If Mitt Romney endorsed Phil Johnson would that give him the 15% support required to get into the debates And if Johnson got into the debates who would he hurt the most Clinton or Trump
For the first question, probably not. But the second question is very interesting. I could argue both sides, but probably more convincingly that he would hurt Trump more than Clinton.
Although I perceive the Democrat vote to be softer this election than the Republican vote, I don't see as many soft Democrats switching to the Libertarian party as soft Republicans who might. I think Gary Johnson is more ideologically similar to Clinton, but traditionally the Libertarians are closer to the Republicans. Most voters identify along party lines first, and then later evaluate their candidate and the other candidates through a lens of confirmation bias. This means that more Republicans than Democrats would entertain the thought of a Libertarian ticket.
Now, in theory, this could work both ways - the assumption above is that Johnson would win votes, as opposed to lose them. Libertarian voters would also be more likely to consider going Republican than Democrat. But at the end of the day, I just don't see Johnson having that many votes to lose. As with the Green party in Canada, expect the Libertarians (and U.S. Greens) to poll well until election day but to underperform at the ballot box as these voters will break for one of the major parties. The only question is who the voters who were parking with either of those minor parties end up breaking to.
The Democrat campaign is out of the Clinton's control. The Republican campaign is almost entirely in Trump's control. Let me be very clear in my meaning here. There are many things which could negatively effect the Clinton campaign and there is nothing that can be done by the Democrats to stop it (snarky aside: maybe they manage to off Assange and get lucky on the other stuff). Any one of the scandals that are currently circling Clinton and just barely being held at bay could sink her campaign. Conversely, the only thing that can sink the Trump's campaign is Trump himself - and it's looking increasingly unlikely that he will.
Under such circumstances, Trump is much more likely to get more of the soft Libertarian voters - especially since he better represents Libertarian values than Gary Johnson does. Anything that prevents those voters from switching to a major party is a relative loss to Trump, who will get the majority of the switchers. So, presuming a reasonable debate performance by Gary Johnson, his inclusion in the debates would probably hurt Trump more than the Clinton.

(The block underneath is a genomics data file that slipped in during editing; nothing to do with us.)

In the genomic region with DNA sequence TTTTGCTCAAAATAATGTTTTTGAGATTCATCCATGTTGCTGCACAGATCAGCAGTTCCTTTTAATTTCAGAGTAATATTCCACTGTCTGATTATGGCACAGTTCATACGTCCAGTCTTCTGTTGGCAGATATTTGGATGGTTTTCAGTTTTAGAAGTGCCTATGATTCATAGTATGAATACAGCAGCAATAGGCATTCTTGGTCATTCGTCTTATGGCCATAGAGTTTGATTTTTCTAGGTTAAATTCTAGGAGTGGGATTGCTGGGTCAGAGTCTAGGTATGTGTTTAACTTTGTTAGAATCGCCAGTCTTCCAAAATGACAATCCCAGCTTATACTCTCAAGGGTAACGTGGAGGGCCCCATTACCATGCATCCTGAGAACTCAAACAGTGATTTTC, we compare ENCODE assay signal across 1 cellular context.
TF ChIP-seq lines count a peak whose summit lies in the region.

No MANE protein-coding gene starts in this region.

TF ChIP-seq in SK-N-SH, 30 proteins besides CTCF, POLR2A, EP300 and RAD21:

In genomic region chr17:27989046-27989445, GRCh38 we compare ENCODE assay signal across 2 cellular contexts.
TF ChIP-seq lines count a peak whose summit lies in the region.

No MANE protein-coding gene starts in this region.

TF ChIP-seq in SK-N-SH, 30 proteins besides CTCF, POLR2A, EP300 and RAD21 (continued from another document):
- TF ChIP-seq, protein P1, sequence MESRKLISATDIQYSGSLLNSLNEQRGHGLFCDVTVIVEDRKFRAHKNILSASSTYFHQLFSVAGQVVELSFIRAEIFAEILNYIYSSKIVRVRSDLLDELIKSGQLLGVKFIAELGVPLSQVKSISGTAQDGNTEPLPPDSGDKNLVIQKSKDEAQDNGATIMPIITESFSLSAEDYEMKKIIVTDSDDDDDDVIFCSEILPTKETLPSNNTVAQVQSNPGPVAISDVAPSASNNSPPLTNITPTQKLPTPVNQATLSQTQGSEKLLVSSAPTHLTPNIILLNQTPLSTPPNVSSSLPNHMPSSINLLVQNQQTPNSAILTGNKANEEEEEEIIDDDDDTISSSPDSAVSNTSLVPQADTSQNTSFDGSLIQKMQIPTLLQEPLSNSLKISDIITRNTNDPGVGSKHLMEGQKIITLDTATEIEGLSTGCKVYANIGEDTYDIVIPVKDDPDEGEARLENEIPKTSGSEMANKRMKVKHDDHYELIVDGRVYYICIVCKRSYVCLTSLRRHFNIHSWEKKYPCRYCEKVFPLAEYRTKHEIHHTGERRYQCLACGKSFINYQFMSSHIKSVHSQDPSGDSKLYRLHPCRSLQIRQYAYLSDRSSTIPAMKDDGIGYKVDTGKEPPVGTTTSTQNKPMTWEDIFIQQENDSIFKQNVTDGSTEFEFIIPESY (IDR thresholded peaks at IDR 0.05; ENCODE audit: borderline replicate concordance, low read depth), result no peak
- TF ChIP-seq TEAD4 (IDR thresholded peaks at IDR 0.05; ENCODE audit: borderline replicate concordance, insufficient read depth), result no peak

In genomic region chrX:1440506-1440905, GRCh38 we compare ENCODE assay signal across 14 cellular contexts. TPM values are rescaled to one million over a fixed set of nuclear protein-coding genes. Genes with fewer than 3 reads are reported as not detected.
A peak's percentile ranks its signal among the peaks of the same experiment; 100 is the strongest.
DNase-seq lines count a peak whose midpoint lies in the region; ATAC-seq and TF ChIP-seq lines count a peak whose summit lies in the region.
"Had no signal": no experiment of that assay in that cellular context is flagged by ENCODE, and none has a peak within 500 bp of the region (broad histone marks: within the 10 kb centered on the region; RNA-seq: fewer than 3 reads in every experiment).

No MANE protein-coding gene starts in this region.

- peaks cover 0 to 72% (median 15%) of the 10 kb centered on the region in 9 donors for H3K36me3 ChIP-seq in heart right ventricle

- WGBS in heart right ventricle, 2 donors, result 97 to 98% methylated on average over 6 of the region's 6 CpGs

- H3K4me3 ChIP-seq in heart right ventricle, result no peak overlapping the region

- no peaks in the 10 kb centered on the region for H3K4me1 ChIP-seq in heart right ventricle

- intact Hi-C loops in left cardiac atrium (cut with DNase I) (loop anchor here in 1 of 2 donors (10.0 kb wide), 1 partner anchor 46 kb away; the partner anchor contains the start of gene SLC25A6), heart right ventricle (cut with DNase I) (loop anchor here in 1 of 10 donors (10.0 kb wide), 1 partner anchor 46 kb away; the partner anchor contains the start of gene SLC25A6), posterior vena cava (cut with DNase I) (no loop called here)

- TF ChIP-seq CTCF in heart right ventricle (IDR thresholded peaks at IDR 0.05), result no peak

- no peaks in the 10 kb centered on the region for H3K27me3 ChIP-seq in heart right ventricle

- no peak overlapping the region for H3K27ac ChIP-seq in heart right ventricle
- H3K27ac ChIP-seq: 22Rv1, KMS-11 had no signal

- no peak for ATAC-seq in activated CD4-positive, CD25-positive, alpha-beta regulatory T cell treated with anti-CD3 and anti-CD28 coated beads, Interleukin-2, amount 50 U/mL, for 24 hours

If it seems strange that I haven't talked about either Clinton or Trump's performances, it's because they probably won't matter. If they do matter, it is Trump who will benefit from low expectations for himself and high expectations for Clinton. Even after all the evidence to the contrary, people actually believe Trump is stupid. There are a few foreseeable ways Trump could overwhelmingly win the debates, and the more time he and Clinton talk the better (for him). A third party candidate of any stripe will reduce the scrutiny of Clinton and reduce his opportunity to exceed expectations.
I'll ignore any conjecture about the health of the specific candidates and how Johnson's presence would benefit any specific candidates who might have less than stellar health as I don't want to stray into conspiracy theory territory. But if, only hypothetically speaking of course, a candidate was sick and had trouble...I don't know...speaking or standing for extended periods of time (for example), then that (hypothetical!!) candidate with the (theoretical) health issues might benefit from an additional candidate who would both draw attention away and who would reduce the amount of talking each candidate was required to do.
So most likely, I would expect Johnson in the debates to hurt Trump more than Clinton.